Awkward!Awkward!Abuse!Abuse!

heidita

Banned
Germany (German, English, Spanish)
So, there is an interesting word for us all.

While the meaning of this word always used to be quite clear: uneasy, embarrassing, clumsy, ill-chosen, lacking grace and a long etc., but almost always ( I know NEVER say NEVER in language) in a negative sense, now it is used for EVERYTHING.
And funnily enough mostly for positive thinking. The abuse of this word and the change of sense is really surprising. People don't seem to know any other adjective any more. The other day on Jay Leno's Tonight Show ( I love Jay!) a man used the word 17 times in about 10 minutes! I counted. Everything was awkward: the group sounded awkward (incredibly nice), the claws of some animal were awkward ( interestingly shaped), the show was awkward (very good indeed), the way the animal bred was awkward (strange) and a long etc.
Not only the change of meaning (most of the time) is really awkward, but also the incredible abuse of this word. As far as I know though, this is mainly happening in the US, or is it?

Americans of this world, what do you think? Should everthing be awkward? Do you also use the word for everything?
What about people from Australia or Southamerica?
Is it actually happening in Britain, too? I wonder, as I last visited Ireland (we loved it!!!!!!!!!!!beautiful, awkward Dublin!!!!!!!!!) and I didn't hear the word even ONCE.

So, tell me, isn't this an awkward post ( beautiful, interesting, strange, funny, ill-chosen, good )??????
 
  • panjandrum

    Lapsed Moderator
    English-Ireland (top end)
    heidita said:
    [...] Is it actually happening in Britain, too? I wonder, as I last visited Ireland (we loved it!!!!!!!!!!!beautiful, awkward Dublin!!!!!!!!!) and I didn't hear the word even ONCE. [...]
    Well done heidata, Bord Failté will thank you, but only if you promise never again to confuse Britain and Ireland. See the many threads on this topic in the Cultural Discussions forum (ie, please don't start another such discussion here:D ).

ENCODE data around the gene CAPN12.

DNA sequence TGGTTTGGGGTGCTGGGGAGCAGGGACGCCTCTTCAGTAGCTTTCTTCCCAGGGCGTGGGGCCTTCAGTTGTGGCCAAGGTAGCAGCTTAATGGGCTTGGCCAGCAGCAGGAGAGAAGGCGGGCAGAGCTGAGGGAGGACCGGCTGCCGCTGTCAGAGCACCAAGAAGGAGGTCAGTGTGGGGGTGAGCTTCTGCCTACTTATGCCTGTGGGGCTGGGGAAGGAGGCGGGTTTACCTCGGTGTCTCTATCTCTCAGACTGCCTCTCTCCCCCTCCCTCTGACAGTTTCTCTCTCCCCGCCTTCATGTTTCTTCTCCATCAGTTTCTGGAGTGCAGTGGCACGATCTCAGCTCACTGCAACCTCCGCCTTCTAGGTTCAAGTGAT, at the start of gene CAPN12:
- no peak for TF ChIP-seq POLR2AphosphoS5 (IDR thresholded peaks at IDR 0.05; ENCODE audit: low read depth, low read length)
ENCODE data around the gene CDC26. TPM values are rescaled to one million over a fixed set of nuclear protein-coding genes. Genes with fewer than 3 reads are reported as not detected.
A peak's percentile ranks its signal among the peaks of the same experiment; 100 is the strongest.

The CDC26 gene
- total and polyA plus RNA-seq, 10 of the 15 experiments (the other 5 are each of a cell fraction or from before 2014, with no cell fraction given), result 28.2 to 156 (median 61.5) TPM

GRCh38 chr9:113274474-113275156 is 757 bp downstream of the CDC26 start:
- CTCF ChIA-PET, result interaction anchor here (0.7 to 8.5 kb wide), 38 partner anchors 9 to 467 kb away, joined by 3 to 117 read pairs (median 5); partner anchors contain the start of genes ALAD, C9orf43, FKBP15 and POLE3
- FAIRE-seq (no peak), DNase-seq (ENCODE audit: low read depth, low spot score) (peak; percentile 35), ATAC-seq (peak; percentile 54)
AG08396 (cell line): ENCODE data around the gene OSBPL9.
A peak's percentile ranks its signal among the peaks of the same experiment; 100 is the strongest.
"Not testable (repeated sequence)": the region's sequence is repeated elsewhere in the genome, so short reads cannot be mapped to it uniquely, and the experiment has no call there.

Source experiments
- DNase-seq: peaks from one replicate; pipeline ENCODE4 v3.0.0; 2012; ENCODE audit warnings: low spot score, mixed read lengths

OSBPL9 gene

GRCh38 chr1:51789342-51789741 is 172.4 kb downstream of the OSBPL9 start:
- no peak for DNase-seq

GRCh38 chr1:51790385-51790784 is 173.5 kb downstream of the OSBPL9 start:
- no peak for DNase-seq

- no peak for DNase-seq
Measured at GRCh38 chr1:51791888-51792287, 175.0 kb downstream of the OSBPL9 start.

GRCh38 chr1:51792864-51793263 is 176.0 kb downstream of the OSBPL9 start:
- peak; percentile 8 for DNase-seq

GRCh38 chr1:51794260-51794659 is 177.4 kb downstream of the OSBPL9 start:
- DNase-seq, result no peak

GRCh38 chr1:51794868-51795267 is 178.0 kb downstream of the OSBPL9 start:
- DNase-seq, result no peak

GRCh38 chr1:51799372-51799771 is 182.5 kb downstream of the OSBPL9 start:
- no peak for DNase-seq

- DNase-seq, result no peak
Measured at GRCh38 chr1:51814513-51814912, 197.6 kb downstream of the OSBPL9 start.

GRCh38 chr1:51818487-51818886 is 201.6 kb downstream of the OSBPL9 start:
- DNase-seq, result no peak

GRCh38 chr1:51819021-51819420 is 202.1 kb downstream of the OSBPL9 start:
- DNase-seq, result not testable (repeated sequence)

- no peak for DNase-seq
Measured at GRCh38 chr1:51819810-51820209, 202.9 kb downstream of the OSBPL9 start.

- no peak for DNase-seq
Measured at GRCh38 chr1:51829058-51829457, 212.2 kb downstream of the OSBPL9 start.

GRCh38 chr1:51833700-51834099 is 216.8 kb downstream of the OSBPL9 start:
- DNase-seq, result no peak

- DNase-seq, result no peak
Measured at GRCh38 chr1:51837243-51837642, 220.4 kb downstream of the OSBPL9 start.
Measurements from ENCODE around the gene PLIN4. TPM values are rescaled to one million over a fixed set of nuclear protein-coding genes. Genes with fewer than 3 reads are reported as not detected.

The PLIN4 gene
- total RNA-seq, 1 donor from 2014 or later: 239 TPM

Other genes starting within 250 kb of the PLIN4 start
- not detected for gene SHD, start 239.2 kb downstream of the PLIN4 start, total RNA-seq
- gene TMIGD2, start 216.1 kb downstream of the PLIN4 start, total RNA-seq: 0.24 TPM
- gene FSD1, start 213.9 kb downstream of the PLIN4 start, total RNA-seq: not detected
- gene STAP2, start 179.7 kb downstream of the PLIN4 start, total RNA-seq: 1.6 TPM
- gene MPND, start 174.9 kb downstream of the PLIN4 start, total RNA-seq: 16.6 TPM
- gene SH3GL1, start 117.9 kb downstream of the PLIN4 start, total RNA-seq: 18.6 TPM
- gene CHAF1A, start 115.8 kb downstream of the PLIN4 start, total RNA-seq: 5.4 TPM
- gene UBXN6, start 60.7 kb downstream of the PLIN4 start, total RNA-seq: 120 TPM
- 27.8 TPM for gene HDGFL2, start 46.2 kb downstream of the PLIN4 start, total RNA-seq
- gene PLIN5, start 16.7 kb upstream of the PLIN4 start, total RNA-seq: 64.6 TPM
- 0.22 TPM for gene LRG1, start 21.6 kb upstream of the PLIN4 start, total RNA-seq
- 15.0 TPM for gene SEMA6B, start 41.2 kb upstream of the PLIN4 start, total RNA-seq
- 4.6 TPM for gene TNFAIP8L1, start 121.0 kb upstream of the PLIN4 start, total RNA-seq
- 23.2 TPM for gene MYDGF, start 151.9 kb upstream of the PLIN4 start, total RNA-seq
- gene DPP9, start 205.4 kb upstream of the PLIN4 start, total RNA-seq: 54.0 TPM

I can't speak for Britain, but as far as I know, this dreadful abuse hasn't invaded Ireland - yet. We tend to be rather fond of words, and cherish them rather than abuse them - at least in that way.

    But we shouldn't be all that surprised. After all, bad has suffered the same fate in recent years. Fortunately, it has survived for most of us, and I expect awkward will survive too as it is such a lovely word with that ungainly wkw in the middle.

    Do we need to form a special society for the protection of awkward in it's original form? Count me in, on the militant wing:D
     

    Chaska Ñawi

    Senior Member
    Canadian English
    This is perhaps slightly askew from the original direction of the topic, but some of you may remember Jane Duncan's books. Her first novel was "My Friends the Miss Boyds" and she continued to use "My Friends" to start her other novels.

    Jane took the term "awkward silence" to new heights, and introduced her readers to the Awkward. An Awkward tends to settle on the dinner table and linger there among the china and cutlery, in full view of the unhappy diners. If not dispelled quickly and firmly, the Awkward will begin to smell of mutton fat and render further conversation even more difficult. (You try to shoo an Awkward off the table before it reaches this olfactory stage.)

    Edited at 2:05 p.m. Reason: Awkward phrasing.